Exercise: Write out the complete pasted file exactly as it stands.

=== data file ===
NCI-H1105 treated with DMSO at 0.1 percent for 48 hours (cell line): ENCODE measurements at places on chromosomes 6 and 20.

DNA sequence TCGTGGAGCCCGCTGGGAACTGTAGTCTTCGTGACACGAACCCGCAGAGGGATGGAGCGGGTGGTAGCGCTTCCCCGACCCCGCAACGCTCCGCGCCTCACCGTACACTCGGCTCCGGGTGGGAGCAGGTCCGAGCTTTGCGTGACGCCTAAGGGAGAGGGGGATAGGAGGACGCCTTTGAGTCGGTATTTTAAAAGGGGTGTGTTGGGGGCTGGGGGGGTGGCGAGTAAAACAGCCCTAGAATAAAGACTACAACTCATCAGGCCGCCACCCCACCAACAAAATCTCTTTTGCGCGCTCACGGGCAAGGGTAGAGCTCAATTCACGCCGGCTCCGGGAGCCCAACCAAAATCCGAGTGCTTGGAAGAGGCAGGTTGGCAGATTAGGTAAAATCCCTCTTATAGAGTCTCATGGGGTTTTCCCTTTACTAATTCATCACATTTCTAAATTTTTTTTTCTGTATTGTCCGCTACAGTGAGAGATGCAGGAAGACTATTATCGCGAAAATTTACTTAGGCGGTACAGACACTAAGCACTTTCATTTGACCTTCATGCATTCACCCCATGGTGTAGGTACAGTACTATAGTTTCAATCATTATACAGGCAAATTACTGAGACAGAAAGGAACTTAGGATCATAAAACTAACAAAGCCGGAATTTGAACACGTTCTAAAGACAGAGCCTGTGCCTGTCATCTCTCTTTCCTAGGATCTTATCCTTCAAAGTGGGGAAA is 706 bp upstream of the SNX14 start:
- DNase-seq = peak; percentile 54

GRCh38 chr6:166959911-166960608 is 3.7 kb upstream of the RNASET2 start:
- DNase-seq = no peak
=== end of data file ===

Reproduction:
NCI-H1105 treated with DMSO at 0.1 percent for 48 hours (cell line): ENCODE measurements at places on chromosomes 6 and 20.

DNA sequence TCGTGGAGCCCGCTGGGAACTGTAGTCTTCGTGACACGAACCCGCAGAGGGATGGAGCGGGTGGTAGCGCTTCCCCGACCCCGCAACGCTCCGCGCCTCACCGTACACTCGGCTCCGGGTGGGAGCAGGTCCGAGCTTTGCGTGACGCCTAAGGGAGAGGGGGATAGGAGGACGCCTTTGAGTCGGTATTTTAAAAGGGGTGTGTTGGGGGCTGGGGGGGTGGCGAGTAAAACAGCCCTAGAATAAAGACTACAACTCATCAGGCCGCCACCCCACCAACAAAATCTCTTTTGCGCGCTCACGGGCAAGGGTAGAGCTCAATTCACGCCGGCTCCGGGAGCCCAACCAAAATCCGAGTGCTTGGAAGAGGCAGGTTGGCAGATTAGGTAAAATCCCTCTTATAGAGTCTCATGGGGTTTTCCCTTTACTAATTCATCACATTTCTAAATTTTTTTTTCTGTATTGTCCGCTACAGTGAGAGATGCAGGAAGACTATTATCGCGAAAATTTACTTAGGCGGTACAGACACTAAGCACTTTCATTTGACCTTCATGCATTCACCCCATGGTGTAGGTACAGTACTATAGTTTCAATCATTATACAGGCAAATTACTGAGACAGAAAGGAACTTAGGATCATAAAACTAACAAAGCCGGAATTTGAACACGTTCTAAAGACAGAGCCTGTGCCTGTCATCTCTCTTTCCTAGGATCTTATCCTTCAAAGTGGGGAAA is 706 bp upstream of the SNX14 start:
- DNase-seq = peak; percentile 54

GRCh38 chr6:166959911-166960608 is 3.7 kb upstream of the RNASET2 start:
- DNase-seq = no peak